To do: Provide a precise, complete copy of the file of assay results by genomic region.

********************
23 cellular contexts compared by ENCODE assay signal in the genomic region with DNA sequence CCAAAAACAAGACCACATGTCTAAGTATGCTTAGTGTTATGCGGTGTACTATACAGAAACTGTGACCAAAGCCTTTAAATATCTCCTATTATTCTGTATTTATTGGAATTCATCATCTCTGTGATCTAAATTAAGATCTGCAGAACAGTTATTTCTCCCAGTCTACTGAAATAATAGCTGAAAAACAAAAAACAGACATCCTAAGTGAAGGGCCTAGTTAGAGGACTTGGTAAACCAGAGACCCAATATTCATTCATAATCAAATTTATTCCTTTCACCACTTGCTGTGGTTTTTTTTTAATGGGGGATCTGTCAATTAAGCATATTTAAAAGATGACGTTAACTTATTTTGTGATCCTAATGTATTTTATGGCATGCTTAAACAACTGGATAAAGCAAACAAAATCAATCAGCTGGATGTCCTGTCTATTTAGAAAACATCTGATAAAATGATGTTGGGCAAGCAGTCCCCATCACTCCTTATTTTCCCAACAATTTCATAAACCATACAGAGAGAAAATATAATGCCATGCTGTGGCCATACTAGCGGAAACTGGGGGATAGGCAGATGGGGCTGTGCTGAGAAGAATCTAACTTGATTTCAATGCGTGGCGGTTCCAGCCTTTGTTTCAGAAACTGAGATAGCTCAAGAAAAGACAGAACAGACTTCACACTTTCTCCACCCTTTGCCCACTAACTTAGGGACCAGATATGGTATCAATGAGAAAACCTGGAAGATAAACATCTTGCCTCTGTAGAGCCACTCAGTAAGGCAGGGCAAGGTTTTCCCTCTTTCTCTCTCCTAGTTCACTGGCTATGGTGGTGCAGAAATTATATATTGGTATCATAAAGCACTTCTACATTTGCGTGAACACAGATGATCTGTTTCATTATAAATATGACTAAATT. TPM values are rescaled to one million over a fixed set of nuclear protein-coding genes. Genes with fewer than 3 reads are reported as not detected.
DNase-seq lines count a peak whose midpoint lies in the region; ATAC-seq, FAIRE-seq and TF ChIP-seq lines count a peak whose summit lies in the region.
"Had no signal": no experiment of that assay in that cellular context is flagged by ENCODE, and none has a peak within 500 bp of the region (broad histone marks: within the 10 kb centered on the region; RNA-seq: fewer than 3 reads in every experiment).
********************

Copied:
23 cellular contexts compared by ENCODE assay signal in the genomic region with DNA sequence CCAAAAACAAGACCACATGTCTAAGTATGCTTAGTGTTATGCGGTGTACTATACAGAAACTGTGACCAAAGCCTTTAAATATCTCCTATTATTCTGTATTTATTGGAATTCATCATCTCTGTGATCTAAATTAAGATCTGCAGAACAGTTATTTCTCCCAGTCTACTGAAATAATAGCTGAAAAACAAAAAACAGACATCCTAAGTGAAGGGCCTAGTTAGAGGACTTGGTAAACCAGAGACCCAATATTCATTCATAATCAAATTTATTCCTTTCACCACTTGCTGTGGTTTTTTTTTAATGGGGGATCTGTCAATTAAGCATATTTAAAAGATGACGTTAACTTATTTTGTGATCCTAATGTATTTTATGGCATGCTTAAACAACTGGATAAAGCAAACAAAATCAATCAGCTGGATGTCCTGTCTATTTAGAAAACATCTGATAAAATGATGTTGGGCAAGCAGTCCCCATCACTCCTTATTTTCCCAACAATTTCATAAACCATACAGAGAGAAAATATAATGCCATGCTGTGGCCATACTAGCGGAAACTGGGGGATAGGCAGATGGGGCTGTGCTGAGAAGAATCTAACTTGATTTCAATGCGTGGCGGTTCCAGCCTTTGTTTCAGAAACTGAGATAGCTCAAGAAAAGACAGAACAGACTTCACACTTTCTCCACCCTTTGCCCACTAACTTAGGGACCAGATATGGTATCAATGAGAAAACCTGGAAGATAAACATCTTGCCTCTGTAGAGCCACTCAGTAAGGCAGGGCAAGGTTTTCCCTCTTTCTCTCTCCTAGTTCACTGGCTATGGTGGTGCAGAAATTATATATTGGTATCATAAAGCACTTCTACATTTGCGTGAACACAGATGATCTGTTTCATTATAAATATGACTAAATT. TPM values are rescaled to one million over a fixed set of nuclear protein-coding genes. Genes with fewer than 3 reads are reported as not detected.
DNase-seq lines count a peak whose midpoint lies in the region; ATAC-seq, FAIRE-seq and TF ChIP-seq lines count a peak whose summit lies in the region.
"Had no signal": no experiment of that assay in that cellular context is flagged by ENCODE, and none has a peak within 500 bp of the region (broad histone marks: within the 10 kb centered on the region; RNA-seq: fewer than 3 reads in every experiment).